PRAVEEN-DALAL-MANAGING-PARTNER-OF-PERRY4LAW-CEO-PTLBTechnology Companies like Google, Yahoo, Microsoft, etc and Social Media Websites like Facebook, Twitter, LinkedIn, etc are providing mechanisms and services through which Civil Liberties in Cyberspace are exercised. The traditional media is so heavily regulated and monitored by our respective Governments that they have limited role in strengthening the Speech and Expression and Right to Know Rights of Netizens. These Technology Companies and Social Media Websites not only provide a “Voice” to the mass population but they also help in keeping a “Check” upon our respective Governments and their Agencies.

However, there is a “Flip Side” to these benefits as well. The services provided by these Technology Companies and Social Media Websites are frequently “Misused” by third parties and these Companies and Websites are not “Compliance Friendly” when it comes to Laws and Regulations of various Jurisdictions. These Companies and Websites frequently abuse the “Conflict of Laws Gaps” to deny information that can help in arresting and prosecution of the Cyber Criminals.

All of these Companies and Websites follow the Laws of their respective Jurisdiction and in almost all cases this means the Laws of United States. What is frustrating for Indian Government and its Agencies is that even if there is a “Clear Violation” of Indian Laws, these Companies and Websites do not provide the “Data and Information” requested by Indian Government and its Agencies. Even Legal Requests by Attorney are not entertained in proper manner and they are required to follow U.S. Laws and Regulations or are asked to undergo a procedure that is neither approved nor recognised by Indian Legal System.

These Companies and Websites can take this “Liberty” because Indian Government has not taken “Techno Legal Steps” against them. As a result Companies like Google, Facebook, etc are openly Violating Indian Laws and “Blatantly Refusing” to entertain and respect Indian Legal Requests for Information.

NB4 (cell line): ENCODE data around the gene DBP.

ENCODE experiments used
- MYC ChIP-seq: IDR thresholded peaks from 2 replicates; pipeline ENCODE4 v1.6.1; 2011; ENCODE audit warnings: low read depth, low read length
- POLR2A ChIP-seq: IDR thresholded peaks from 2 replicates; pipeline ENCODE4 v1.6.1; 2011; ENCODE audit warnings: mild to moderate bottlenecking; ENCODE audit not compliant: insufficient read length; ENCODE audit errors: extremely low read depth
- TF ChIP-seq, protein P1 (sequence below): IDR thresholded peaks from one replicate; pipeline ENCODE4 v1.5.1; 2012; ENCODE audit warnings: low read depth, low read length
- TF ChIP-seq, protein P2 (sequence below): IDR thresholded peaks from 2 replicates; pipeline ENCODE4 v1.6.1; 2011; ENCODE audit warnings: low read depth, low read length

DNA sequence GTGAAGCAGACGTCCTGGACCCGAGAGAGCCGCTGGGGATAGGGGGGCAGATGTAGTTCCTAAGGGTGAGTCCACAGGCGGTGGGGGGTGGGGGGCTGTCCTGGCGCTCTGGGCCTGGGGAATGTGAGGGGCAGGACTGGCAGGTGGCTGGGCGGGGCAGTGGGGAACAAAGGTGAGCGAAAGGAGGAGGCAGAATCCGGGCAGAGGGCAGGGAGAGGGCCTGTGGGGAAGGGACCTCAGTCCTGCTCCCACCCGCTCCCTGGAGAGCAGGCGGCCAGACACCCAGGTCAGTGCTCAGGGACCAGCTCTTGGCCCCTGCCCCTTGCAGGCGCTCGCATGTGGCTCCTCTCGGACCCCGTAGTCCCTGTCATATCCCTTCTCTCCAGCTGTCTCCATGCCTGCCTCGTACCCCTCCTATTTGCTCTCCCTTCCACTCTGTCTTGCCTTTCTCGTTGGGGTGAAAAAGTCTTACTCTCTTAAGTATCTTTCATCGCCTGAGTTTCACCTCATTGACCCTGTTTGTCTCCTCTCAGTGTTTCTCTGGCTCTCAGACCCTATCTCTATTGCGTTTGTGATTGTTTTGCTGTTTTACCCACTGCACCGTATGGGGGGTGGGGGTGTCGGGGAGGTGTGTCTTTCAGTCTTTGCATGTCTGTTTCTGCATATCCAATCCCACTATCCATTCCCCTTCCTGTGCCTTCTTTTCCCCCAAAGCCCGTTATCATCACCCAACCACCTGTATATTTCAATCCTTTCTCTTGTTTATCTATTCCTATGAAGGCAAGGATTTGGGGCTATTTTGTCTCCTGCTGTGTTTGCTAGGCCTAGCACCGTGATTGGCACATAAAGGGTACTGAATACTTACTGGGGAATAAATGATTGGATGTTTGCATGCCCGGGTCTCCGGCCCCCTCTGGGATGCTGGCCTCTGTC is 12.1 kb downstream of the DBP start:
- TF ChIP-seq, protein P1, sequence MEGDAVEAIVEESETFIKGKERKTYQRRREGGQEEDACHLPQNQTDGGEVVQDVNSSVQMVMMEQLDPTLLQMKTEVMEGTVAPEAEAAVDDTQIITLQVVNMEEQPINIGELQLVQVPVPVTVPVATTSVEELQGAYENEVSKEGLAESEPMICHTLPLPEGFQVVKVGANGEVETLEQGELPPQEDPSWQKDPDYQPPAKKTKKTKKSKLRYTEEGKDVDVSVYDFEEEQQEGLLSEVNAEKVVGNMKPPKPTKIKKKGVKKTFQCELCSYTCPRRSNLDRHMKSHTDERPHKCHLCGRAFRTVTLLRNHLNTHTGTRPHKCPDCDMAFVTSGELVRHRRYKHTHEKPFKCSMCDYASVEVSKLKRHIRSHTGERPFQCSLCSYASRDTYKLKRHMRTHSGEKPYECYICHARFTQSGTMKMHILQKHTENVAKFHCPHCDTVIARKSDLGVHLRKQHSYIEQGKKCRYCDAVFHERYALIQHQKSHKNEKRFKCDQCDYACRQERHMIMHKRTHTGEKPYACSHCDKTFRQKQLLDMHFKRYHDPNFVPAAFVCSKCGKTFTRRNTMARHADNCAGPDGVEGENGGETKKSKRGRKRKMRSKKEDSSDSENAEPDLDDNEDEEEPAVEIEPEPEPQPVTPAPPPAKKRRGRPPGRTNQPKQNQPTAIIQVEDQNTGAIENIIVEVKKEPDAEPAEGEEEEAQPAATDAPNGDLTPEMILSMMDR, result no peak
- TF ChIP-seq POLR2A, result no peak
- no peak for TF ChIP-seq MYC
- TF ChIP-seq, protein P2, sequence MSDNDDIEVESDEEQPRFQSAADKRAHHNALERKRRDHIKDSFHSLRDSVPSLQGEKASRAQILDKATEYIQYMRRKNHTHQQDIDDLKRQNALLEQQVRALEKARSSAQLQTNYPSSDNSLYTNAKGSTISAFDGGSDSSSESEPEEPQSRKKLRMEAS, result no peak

Even the much hyped Mutual Legal Assistance Treaty (MLAT) has its own “Limitations” to make the offending People/Companies liable as per Indian Laws. For instance, recently U.S. blocked India’s MLAT attempt to make Google, Facebook, etc to comply with Indian Laws. So what would Indian Government do if these Companies and Websites do not comply with Indian Laws and if they cannot be “Compelled” to comply with Indian Laws through MLAT and other mechanisms as well?

Regulating Internet or Cyberspace is a big challenge for all the Nations. India has also started feeling the pressure of the same as Foreign Companies and Websites have started affecting the Law and Order, Peace and Tranquility, National and Cyber Security, etc of India.

India urgently needs to act on both the fronts of Technology and Legal Framework to make these Companies and Websites comply with Indian Laws. On the Technology side, Indian Government must force these Companies and Websites to “Establish Servers in India”. Further, in extreme cases, Indian Government can also “Block” the Services provided by these Companies and Websites at the “National Gateway Level” or “Selectively and Case to Case Basis” through the Indian Computer Emergency Response Team (Cert-In). Judicial Intervention can also be sought to Block the Services provided by these Companies and Websites.

On the Legal Side, Indian Government can make “Necessary Amendments” in the Licenses, Rules and Regulations applicable to these Companies and Websites if they wish to do any sort of “Commercial Activities” in India. Any Company or Website having an Indian Subsidiary Company, Place of Establishment or Business in India, assessable to Indian Income or other Taxes, deriving any Income or Profits from Indian Operations (whether Directly or Indirectly), Income Accruing or Arising in India from their Operations anywhere in the World, etc must be “Compulsorily Amenable” to Indian Laws.

Similarly, Mergers and Acquisitions, Transfer Pricing and Arm Length Dealings, Private Equity and Foreign Direct Investments, Sale and Purchase of Indian Companies Shares and Stakes, etc by these Foreign Companies and Websites must also be “Strictly Regulated” so that they cannot Manipulate and Evade Compliance with Indian Laws.

We request the attention of Indian Government towards these ”Crucial Issues” that must be taken care of on a “Priority Basis”. We are also willing to frame necessary “Techno Legal Framework” so that Foreign Companies and Websites do not evade the Compliance with Indian Laws anymore through the grey area of Conflict of Laws in Cyberspace.

Guidelines Issued By Election Commission Of India For Media Coverage Under Section 126 Of RP Act, 1951

Guidelines Issued By Election Commission Of India For Media Coverage Under Section 126 Of RP Act, 1951The Election Commission of India (ECI) has issued guidelines (PDF) regarding media coverage under section 126 of Representation of People Act, 1951. As per a press release issued by the ECI, Section 126 of the Representation of the People, 1951, prohibits displaying any election matter by means, inter alia, of television or similar apparatus, during the period of 48 hours before the hour fixed for conclusion of poll in a constituency.

The expression similar apparatus includes websites, blogs, social media platforms, etc as well. This makes the enforcement of this prohibition very difficult as websites and social media platforms may not always be located within Indian jurisdictions.